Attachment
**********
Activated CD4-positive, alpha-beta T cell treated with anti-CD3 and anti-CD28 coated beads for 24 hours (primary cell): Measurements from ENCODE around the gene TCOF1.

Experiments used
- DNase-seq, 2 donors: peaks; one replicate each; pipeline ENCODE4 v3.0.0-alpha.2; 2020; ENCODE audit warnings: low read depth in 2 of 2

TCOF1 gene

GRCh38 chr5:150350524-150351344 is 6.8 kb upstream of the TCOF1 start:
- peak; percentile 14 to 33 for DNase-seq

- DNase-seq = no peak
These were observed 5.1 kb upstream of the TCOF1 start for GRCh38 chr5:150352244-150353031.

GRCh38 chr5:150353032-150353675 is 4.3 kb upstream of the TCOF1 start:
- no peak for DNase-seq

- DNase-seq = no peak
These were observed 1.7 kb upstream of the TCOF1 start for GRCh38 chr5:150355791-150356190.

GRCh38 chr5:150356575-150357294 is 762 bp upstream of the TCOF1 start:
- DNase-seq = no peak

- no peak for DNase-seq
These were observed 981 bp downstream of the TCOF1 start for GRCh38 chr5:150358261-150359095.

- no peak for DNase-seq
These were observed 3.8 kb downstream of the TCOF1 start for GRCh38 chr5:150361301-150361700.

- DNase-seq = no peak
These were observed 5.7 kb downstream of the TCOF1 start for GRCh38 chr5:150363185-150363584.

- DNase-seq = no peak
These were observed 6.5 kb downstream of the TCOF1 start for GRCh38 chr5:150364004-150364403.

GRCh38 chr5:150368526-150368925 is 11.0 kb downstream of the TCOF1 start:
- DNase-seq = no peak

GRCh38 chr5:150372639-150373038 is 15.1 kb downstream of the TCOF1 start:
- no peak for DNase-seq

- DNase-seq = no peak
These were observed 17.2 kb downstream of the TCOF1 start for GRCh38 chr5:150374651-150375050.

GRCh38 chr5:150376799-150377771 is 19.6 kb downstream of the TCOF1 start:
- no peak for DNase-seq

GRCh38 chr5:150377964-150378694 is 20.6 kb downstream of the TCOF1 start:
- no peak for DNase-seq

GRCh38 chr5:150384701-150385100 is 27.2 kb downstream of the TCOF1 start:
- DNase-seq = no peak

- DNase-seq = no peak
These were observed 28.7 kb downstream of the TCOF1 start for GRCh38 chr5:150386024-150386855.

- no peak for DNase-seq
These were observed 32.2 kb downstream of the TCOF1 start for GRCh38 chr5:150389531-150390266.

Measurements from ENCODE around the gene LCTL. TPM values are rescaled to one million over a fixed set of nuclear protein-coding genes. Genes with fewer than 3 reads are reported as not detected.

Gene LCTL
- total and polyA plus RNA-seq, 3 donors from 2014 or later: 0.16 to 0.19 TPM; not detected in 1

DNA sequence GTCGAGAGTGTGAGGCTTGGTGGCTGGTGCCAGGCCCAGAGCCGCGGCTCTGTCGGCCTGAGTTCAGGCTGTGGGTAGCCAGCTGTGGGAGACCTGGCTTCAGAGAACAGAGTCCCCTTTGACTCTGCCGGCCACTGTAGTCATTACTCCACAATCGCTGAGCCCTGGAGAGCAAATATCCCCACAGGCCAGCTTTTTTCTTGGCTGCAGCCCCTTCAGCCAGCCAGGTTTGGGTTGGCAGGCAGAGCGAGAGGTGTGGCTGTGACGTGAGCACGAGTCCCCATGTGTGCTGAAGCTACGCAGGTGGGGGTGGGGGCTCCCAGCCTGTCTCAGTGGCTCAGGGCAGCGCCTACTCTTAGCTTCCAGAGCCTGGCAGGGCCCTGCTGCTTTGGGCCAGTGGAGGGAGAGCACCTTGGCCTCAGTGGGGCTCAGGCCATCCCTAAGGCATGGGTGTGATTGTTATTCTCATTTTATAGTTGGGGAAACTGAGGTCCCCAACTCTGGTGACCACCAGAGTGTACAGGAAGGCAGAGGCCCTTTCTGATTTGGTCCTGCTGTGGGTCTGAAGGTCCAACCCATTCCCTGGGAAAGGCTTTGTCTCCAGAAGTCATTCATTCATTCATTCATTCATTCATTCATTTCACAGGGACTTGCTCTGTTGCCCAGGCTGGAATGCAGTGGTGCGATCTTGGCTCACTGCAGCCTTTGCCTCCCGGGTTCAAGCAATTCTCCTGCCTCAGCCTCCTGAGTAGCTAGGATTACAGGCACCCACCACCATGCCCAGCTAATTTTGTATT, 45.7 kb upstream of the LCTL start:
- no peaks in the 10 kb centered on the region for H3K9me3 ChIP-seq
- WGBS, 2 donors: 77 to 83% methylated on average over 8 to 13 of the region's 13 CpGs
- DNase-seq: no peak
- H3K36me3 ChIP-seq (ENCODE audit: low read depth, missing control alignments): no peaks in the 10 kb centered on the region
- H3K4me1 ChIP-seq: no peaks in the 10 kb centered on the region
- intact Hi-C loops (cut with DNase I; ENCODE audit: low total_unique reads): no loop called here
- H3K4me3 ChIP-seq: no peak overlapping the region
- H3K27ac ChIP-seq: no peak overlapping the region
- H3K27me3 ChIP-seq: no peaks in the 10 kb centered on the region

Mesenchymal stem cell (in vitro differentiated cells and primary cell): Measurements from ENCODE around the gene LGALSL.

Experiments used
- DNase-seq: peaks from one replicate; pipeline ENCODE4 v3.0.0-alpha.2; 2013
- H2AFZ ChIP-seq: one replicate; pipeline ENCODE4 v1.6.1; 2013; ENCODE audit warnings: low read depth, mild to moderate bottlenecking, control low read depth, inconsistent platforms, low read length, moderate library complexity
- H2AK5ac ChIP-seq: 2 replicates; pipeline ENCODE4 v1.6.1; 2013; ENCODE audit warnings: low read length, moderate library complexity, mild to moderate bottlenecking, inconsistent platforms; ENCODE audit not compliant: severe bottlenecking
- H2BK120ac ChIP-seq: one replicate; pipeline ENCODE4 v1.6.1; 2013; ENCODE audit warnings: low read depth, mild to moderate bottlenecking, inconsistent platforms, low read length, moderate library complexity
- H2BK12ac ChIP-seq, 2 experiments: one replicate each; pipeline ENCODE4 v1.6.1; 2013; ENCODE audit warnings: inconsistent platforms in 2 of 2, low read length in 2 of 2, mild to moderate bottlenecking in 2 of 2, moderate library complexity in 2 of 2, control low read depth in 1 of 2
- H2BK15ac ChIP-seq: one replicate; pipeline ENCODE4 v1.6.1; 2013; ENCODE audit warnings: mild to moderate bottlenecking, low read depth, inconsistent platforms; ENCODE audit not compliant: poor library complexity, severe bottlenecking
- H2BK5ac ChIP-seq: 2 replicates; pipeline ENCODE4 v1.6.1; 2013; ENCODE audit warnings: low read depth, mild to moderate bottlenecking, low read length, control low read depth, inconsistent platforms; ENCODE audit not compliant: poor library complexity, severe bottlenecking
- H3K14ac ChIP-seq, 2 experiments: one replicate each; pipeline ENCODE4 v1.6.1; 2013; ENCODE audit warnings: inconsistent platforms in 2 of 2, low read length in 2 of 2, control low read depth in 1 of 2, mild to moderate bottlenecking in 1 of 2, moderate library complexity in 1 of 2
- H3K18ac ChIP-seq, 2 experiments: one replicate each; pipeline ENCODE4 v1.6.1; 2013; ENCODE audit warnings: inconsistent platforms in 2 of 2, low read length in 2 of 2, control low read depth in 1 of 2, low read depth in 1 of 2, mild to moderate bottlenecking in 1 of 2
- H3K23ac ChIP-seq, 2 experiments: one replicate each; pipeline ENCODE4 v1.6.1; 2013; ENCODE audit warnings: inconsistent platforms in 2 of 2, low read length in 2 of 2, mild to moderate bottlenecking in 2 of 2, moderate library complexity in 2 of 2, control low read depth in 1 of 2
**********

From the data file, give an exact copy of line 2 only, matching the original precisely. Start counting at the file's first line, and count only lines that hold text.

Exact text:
Experiments used